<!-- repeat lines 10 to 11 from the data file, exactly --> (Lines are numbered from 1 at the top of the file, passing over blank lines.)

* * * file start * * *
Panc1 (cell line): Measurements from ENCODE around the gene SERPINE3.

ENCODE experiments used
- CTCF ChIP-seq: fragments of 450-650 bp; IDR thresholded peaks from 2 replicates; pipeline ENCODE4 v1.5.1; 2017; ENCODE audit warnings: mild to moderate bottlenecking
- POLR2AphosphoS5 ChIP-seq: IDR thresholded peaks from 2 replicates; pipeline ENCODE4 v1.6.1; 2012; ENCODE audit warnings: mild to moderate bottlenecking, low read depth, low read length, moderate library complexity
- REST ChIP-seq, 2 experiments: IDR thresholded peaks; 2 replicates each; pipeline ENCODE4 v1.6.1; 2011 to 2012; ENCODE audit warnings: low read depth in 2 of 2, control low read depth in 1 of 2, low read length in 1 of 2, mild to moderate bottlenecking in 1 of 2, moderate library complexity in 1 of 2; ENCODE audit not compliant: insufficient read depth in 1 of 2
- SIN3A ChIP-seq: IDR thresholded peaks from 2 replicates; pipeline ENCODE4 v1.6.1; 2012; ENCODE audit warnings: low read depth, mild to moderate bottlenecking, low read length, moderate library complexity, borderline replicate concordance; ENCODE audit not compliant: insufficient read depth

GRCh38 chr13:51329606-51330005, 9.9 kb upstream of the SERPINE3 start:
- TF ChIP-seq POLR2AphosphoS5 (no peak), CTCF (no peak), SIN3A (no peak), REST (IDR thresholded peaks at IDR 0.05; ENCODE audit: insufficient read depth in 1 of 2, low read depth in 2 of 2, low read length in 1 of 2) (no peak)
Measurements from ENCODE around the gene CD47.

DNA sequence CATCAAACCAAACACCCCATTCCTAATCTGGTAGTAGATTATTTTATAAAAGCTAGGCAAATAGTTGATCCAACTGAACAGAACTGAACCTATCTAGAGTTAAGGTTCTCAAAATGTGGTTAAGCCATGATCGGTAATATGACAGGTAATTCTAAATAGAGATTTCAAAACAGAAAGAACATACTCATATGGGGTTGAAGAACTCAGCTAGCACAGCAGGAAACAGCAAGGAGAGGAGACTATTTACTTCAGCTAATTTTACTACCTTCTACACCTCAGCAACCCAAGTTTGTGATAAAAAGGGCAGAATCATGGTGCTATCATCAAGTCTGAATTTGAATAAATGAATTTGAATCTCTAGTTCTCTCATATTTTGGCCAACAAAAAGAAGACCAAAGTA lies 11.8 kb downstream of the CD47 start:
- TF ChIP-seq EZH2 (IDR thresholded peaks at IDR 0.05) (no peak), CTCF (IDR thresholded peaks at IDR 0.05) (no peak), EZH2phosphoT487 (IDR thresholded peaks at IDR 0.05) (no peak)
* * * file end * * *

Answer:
DNA sequence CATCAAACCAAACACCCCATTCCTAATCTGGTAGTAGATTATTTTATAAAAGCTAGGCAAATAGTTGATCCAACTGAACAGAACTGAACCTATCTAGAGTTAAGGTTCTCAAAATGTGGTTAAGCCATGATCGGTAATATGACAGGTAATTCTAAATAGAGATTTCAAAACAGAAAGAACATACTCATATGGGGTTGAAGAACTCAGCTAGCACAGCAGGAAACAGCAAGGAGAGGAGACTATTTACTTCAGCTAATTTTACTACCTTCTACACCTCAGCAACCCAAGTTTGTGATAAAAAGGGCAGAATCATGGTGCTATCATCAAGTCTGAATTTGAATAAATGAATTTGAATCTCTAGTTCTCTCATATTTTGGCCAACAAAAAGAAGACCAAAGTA lies 11.8 kb downstream of the CD47 start:
- TF ChIP-seq EZH2 (IDR thresholded peaks at IDR 0.05) (no peak), CTCF (IDR thresholded peaks at IDR 0.05) (no peak), EZH2phosphoT487 (IDR thresholded peaks at IDR 0.05) (no peak)